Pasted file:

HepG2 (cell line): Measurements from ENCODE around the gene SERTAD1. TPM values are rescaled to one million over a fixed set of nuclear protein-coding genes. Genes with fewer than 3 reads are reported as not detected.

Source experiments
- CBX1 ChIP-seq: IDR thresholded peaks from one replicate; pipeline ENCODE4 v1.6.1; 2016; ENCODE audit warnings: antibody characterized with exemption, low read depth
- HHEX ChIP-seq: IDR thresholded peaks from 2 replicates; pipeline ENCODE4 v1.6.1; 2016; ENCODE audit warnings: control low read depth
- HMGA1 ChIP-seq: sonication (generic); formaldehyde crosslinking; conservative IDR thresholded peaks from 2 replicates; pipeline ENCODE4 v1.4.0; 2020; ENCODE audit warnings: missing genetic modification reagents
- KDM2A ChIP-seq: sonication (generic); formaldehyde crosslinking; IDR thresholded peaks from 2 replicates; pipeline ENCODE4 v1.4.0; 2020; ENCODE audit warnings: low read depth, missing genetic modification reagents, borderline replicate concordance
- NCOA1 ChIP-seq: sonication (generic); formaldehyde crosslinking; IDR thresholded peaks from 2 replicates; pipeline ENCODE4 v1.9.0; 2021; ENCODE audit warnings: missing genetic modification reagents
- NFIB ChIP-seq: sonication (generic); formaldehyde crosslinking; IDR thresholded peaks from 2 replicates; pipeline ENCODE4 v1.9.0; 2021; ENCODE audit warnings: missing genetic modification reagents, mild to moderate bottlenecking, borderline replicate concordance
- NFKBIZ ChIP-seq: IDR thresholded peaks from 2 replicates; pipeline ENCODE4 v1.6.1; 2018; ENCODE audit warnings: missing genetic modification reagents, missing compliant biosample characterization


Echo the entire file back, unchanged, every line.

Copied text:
HepG2 (cell line): Measurements from ENCODE around the gene SERTAD1. TPM values are rescaled to one million over a fixed set of nuclear protein-coding genes. Genes with fewer than 3 reads are reported as not detected.

Source experiments
- CBX1 ChIP-seq: IDR thresholded peaks from one replicate; pipeline ENCODE4 v1.6.1; 2016; ENCODE audit warnings: antibody characterized with exemption, low read depth
- HHEX ChIP-seq: IDR thresholded peaks from 2 replicates; pipeline ENCODE4 v1.6.1; 2016; ENCODE audit warnings: control low read depth
- HMGA1 ChIP-seq: sonication (generic); formaldehyde crosslinking; conservative IDR thresholded peaks from 2 replicates; pipeline ENCODE4 v1.4.0; 2020; ENCODE audit warnings: missing genetic modification reagents
- KDM2A ChIP-seq: sonication (generic); formaldehyde crosslinking; IDR thresholded peaks from 2 replicates; pipeline ENCODE4 v1.4.0; 2020; ENCODE audit warnings: low read depth, missing genetic modification reagents, borderline replicate concordance
- NCOA1 ChIP-seq: sonication (generic); formaldehyde crosslinking; IDR thresholded peaks from 2 replicates; pipeline ENCODE4 v1.9.0; 2021; ENCODE audit warnings: missing genetic modification reagents
- NFIB ChIP-seq: sonication (generic); formaldehyde crosslinking; IDR thresholded peaks from 2 replicates; pipeline ENCODE4 v1.9.0; 2021; ENCODE audit warnings: missing genetic modification reagents, mild to moderate bottlenecking, borderline replicate concordance
- NFKBIZ ChIP-seq: IDR thresholded peaks from 2 replicates; pipeline ENCODE4 v1.6.1; 2018; ENCODE audit warnings: missing genetic modification reagents, missing compliant biosample characterization